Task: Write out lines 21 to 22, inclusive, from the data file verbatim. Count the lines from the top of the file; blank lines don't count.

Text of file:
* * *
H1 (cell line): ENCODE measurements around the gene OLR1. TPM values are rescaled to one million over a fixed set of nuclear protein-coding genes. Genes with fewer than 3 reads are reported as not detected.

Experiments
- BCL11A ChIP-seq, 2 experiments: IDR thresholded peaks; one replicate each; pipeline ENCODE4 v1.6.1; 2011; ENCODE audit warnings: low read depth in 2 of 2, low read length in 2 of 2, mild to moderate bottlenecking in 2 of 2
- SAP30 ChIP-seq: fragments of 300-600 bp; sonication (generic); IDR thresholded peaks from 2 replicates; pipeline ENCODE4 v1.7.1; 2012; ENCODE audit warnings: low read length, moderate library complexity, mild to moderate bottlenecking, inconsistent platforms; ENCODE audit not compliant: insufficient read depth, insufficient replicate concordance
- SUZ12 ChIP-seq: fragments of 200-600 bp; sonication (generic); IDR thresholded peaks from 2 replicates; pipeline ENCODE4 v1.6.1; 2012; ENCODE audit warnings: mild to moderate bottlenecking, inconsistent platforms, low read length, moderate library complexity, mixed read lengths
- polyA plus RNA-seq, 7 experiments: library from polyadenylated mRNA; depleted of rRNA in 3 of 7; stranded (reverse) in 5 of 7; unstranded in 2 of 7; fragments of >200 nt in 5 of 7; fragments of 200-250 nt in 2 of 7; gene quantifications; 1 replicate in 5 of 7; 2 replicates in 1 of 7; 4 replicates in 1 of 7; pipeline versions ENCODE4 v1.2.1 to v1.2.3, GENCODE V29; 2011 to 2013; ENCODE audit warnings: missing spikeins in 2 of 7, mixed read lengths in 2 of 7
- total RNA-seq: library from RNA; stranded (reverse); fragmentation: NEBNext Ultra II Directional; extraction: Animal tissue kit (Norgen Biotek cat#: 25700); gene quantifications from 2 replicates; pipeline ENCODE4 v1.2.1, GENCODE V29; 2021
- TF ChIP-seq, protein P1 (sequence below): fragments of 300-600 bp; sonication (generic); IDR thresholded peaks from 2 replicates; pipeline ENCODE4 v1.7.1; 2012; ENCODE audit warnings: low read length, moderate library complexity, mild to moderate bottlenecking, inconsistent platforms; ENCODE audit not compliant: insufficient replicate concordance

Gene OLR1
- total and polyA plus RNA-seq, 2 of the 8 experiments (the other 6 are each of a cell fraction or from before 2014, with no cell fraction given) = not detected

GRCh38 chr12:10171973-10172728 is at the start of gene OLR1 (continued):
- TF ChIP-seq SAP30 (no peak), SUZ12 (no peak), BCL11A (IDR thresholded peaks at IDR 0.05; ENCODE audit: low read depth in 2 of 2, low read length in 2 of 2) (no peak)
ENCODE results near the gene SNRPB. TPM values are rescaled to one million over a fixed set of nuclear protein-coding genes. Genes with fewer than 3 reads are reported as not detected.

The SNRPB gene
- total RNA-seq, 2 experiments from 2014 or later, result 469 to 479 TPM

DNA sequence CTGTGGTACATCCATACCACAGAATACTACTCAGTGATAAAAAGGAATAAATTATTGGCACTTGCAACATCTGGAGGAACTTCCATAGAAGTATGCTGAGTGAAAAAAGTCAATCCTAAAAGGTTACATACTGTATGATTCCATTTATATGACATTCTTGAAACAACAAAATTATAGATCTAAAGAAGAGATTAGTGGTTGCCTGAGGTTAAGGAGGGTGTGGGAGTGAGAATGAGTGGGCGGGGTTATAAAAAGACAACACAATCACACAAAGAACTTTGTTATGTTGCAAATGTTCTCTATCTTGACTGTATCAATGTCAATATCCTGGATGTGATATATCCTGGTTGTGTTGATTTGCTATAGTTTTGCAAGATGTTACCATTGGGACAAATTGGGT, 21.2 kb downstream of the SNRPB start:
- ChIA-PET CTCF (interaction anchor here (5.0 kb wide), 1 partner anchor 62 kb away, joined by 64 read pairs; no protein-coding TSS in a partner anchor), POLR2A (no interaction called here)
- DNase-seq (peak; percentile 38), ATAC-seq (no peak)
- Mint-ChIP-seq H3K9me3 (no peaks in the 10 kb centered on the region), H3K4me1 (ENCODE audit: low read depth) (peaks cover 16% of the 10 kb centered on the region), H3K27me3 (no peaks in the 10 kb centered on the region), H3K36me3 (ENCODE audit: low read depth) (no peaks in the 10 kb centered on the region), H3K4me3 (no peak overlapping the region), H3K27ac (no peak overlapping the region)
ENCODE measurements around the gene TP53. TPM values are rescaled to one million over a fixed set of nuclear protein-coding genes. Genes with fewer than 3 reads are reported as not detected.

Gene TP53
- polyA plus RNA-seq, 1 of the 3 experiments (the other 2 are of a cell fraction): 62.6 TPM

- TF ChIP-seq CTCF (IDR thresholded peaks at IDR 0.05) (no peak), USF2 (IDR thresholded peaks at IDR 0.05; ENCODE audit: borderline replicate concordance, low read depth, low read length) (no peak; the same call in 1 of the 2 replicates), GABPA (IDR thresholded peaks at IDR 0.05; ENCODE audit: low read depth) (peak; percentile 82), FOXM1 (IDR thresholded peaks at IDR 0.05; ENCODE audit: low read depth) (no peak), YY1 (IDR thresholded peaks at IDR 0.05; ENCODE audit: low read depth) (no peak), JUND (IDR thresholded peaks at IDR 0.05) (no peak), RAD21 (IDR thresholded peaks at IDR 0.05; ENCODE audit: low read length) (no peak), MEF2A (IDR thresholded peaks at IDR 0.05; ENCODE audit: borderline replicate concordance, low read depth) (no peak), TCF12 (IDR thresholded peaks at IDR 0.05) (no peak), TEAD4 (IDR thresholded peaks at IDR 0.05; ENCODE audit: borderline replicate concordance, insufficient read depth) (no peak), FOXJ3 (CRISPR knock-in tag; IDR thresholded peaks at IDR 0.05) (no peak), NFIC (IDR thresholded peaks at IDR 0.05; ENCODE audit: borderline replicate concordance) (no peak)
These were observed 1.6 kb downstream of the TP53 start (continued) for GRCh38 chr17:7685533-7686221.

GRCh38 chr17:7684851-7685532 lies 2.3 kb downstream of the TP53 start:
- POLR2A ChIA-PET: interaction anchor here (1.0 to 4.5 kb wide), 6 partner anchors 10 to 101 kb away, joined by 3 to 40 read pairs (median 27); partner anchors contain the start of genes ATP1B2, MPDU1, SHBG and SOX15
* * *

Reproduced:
Gene TP53
- polyA plus RNA-seq, 1 of the 3 experiments (the other 2 are of a cell fraction): 62.6 TPM